How does worship work? How exactly does liturgical formation shape us? What are the dynamics of such transformation? In the second of James K. A. Smith's three-volume theology of culture, the author expands and deepens the analysis of cultural liturgies and Christian worship he developed in his well-received Desiring the Kingdom. He helps us understand and appreciate the bodily basis of habit formation and how liturgical formation--both "secular" and Christian--affects our fundamental orientation to the world. Worship "works" by leveraging our bodies to transform our imagination, and it does this through stories we understand on a register that is closer to body than mind. This has critical implications for how we think about Christian formation.
Professors and students will welcome this work as will pastors, worship leaders, and Christian educators. The book includes analyses of popular films, novels, and other cultural phenomena, such as The King's Speech, Rise of the Planet of the Apes, David Foster Wallace's Infinite Jest, and Facebook.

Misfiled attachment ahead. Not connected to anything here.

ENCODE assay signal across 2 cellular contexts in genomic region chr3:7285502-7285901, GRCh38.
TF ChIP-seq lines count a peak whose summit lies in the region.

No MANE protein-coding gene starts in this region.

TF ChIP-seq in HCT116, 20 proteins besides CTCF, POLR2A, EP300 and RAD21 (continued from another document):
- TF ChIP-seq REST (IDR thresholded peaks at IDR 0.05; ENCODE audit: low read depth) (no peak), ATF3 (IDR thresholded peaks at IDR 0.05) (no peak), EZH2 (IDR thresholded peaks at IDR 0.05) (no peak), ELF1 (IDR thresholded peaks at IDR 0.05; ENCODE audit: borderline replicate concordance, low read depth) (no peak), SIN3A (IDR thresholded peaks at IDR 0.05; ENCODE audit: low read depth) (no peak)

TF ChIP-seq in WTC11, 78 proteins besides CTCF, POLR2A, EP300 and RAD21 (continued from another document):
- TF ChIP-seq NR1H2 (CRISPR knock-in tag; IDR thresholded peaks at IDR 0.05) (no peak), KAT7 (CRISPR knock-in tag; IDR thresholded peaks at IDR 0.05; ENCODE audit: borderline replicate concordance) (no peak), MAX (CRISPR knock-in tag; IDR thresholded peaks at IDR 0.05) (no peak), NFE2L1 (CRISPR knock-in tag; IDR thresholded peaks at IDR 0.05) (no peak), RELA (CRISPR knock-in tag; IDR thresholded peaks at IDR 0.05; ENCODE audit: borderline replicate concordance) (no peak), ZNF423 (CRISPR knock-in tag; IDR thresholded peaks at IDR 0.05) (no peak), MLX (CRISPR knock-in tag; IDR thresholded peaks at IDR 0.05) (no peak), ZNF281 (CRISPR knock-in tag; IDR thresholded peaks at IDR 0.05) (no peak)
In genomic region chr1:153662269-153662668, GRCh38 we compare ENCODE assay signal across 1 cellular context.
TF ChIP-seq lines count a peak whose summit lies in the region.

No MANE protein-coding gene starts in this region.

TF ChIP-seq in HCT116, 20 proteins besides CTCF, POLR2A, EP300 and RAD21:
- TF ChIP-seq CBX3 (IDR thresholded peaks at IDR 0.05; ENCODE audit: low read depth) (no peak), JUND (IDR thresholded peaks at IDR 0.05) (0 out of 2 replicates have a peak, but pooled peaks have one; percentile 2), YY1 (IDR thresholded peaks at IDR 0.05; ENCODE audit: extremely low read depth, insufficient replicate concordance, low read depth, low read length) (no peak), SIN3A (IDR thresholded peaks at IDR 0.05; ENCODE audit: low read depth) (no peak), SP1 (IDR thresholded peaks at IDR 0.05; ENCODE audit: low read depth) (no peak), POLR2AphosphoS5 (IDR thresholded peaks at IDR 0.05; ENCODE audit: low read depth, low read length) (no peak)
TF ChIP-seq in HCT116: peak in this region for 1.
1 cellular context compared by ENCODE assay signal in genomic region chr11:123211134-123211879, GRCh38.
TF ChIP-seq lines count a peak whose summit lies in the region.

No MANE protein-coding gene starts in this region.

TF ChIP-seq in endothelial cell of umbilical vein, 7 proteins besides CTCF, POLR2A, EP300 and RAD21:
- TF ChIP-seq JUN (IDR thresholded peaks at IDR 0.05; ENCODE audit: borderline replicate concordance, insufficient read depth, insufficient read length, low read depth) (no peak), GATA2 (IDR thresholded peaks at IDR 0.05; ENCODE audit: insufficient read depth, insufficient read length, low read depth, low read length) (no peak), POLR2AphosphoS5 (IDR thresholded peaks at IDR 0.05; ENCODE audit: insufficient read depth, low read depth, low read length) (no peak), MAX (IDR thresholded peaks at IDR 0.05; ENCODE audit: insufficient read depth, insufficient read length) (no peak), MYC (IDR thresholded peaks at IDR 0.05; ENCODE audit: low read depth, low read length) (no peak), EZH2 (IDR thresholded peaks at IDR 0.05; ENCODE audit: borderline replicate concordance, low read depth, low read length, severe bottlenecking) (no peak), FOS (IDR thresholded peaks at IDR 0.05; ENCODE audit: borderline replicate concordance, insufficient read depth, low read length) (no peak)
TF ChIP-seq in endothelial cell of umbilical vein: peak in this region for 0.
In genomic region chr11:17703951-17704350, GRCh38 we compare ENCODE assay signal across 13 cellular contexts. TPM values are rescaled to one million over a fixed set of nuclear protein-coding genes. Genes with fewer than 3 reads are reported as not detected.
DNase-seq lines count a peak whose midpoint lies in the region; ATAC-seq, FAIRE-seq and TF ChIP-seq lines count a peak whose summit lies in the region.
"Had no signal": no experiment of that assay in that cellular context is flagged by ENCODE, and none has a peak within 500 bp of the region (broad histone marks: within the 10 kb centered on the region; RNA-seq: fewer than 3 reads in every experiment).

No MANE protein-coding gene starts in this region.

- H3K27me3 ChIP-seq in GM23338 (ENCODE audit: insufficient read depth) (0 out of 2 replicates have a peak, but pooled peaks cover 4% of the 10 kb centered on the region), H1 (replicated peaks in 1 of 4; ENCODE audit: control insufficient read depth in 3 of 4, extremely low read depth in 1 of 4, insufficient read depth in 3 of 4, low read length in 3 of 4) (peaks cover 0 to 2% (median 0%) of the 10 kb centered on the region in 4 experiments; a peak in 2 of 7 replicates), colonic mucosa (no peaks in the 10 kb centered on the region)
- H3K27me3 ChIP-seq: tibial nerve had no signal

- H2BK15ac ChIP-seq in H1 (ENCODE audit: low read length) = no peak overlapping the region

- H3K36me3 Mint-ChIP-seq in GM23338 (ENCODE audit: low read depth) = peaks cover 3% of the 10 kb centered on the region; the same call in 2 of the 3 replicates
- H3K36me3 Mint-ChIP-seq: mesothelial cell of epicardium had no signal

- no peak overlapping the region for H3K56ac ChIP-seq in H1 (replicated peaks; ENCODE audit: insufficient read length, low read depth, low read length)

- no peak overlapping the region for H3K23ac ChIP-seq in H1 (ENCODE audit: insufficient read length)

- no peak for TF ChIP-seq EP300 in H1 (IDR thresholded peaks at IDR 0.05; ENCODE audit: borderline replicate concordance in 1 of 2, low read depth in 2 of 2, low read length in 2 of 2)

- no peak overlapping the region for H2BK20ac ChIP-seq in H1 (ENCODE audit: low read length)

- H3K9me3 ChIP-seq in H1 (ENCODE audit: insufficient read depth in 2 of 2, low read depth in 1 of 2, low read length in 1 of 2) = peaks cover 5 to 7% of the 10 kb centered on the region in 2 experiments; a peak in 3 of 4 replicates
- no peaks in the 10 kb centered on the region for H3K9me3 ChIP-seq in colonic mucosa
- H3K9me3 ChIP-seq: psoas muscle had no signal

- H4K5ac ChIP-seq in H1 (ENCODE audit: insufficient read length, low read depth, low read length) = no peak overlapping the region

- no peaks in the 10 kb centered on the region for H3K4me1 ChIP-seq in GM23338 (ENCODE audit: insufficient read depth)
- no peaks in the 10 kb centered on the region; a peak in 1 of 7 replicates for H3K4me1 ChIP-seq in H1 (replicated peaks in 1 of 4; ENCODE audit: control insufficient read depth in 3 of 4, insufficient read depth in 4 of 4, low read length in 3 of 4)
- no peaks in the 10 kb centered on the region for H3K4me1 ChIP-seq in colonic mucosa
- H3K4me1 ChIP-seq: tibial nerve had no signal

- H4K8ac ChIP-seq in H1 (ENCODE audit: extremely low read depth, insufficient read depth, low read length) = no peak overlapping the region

In the second of three volumes on a theology of culture, Smith (Desiring the Kingdom) urges churches to move beyond pursuing liturgy as a means to an end and instead to understand the embodied aspects of worship kneeling, standing, singing, the repetition of creeds as ends in themselves. Through liturgical practices, worshippers develop habits that turn them toward enacting God's shalom kingdom in the world. Arguing that we are guided primarily by imagination, which is primed through the conduit of the body, Smith maintains that the structure of church liturgies matter deeply in providing a counterweight to the liturgies of self-centeredness promoted in the larger culture. Churches that rely too heavily on word alone, or which conform to a mall-culture ethos, threaten to deny people the holistic formation a classic church liturgy provides. Smith uses literature, poetry, philosophy, and film to make a compelling case that it would behoove churches and seminaries to attend more closely to imagination and aesthetics rather than doctrine as central to developing an other-oriented Christian desire.